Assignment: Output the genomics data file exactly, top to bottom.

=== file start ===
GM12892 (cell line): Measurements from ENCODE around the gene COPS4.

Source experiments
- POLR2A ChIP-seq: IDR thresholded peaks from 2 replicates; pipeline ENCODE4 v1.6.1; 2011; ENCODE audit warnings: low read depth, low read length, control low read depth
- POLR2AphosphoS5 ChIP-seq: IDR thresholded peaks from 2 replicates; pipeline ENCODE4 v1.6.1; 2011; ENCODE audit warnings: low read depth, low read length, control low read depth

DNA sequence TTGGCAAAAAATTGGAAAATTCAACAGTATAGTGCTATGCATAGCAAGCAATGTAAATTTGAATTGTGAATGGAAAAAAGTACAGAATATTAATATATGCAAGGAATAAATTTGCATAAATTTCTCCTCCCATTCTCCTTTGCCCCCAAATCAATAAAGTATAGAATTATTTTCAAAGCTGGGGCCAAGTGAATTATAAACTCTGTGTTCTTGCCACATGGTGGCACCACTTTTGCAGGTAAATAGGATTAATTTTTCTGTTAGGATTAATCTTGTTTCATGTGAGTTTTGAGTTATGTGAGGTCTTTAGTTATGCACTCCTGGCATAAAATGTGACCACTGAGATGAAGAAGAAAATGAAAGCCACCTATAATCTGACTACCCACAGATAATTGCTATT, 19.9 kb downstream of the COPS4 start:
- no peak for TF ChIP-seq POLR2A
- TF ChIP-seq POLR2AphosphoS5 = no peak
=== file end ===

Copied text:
GM12892 (cell line): Measurements from ENCODE around the gene COPS4.

Source experiments
- POLR2A ChIP-seq: IDR thresholded peaks from 2 replicates; pipeline ENCODE4 v1.6.1; 2011; ENCODE audit warnings: low read depth, low read length, control low read depth
- POLR2AphosphoS5 ChIP-seq: IDR thresholded peaks from 2 replicates; pipeline ENCODE4 v1.6.1; 2011; ENCODE audit warnings: low read depth, low read length, control low read depth

DNA sequence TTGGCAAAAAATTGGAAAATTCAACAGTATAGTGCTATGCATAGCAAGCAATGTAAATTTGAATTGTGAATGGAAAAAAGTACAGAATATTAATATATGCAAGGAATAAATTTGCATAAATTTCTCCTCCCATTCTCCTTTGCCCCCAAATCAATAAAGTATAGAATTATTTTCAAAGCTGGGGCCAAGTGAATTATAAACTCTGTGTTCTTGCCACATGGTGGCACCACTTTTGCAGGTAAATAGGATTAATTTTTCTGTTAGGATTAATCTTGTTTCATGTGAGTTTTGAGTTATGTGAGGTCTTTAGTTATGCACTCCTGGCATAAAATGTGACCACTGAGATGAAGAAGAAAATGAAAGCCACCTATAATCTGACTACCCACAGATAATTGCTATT, 19.9 kb downstream of the COPS4 start:
- no peak for TF ChIP-seq POLR2A
- TF ChIP-seq POLR2AphosphoS5 = no peak